If you are being harassed or stalked, the court can help protect you. Restraining orders, which are known as protective orders or protection orders in some states, are civil remedies to forbid people from behaving in a certain way. Whether you are being abused, harassed or stalked, a restraining order can help you feel safe again.
Types of Restraining Orders
Different types of restraining orders are available to protect against different types of abuse. The names of these vary by state. For example, a Domestic Violence Restraining Order in California helps protect a victim who has a close relationship with her abuser. In Texas, this type of restraining order is called a Domestic Violence Protective Order.
Other types of restraining orders are available to protect employees from workplace violence, to protect the elderly from abuse and to protect people in immediate danger of abuse.
When determining which type of restraining order is suitable, the relationship between the victim and the abuser is important. For example, in California, a Domestic Violence Restraining Order protects an individual from someone she has or had a close relationship with, such as a spouse, former spouse or anyone closely related to her by blood, marriage or adoption. Alternatively, a Civil Harassment Restraining Order in California protects an individual from someone she has not dated and does not have a close relationship with, such as a friend, neighbor or roommate.
Read More: Abuse of Restraining Orders
Grounds for a Restraining Order
While restraining order names and procedures vary by state, the same general rules apply. Common reasons to get a restraining order include actual or threatened physical abuse, psychological abuse or depletion of assets.
Physical abuse: If you can prove actual recent or threatened violence against you or your children, you may be able to get a restraining order on the ground of physical abuse. This prohibits the abuser from abusing, contacting, threatening or harassing you or your children. If you or your children are in immediate danger, you may request an emergency restraining order, which is available 24 hours a day from an arresting officer.
Psychological abuse: Domestic violence doesn't always involve actual or threatened physical abuse. Restraining orders may also be obtained on the ground of psychological abuse, which can take many forms. Any behavior intended to control a person by making him feel frightened, intimidated, humiliated or isolated is considered to be abusive. The court may grant a restraining order if the behavior is so extensive that it interferes with the victim's daily life or his ability to do his job.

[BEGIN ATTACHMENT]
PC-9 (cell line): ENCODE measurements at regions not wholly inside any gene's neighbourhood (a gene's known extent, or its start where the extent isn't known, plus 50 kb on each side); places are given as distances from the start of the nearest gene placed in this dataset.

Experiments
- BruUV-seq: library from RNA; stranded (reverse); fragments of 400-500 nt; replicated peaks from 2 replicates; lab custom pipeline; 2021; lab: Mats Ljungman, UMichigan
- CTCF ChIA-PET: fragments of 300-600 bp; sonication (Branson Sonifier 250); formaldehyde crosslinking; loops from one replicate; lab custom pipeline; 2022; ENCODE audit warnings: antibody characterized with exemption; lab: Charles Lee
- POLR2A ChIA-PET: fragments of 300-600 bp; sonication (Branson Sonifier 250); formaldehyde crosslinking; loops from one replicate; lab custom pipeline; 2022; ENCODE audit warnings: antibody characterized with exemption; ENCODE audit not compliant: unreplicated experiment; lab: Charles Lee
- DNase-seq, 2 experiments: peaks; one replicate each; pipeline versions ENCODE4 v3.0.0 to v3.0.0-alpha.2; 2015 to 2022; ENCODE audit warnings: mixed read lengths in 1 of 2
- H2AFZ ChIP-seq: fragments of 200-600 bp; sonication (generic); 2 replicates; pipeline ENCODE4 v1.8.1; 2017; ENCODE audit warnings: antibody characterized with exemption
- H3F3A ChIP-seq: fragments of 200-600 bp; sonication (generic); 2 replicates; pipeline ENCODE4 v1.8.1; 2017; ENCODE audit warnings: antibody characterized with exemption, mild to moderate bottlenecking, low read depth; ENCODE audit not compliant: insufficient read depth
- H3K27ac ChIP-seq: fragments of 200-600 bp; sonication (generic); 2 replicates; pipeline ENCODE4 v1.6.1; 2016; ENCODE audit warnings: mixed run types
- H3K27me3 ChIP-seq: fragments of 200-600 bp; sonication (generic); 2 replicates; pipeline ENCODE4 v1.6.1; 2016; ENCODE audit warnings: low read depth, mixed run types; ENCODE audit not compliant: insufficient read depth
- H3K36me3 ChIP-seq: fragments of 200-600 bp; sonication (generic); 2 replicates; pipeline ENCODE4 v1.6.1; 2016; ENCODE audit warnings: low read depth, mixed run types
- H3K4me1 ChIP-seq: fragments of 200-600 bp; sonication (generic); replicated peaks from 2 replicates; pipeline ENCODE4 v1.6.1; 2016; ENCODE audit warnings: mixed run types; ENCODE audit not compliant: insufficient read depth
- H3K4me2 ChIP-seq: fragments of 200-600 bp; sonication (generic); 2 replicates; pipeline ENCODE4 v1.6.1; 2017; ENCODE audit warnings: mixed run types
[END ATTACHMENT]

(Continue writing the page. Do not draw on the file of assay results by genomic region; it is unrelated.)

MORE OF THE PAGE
Depletion of assets: Restraining orders are sometimes granted during divorce proceedings to prevent depletion of assets. You have to prove that your estranged spouse is actively moving or hiding money or depleting or destroying assets to stop you getting your fair share. In some cases, a restraining order may be made against a third party, such as a bank, to prohibit it from helping a spouse to dispose of marital assets.
How to Get a Restraining Order
You can apply for a restraining order by filing the correct form (commonly called a petition) at your local district or family court. The clerk's office can give you all the information you need to make the application. On the form, you must provide as much detail as possible about each incident of physical or psychological abuse (including dates, times and places), and make specific requests to the court. For example, you may want the court to order your abuser to stay away from your home or workplace, or revoke her license to carry firearms.
If you are in immediate danger, you should call 911 to seek police assistance and advice on getting an emergency domestic violence restraining order.
While the grounds for filing a restraining order vary by state, in general you can apply for this type of legal protection if you are in a situation involving domestic violence (physical or psychological), harassment, stalking or sexual assault.
Claire is a qualified lawyer and specialized in family law before becoming a full-time writer. She has written for many digital publications, including The Washington Post, Forbes, Vice and HealthCentral.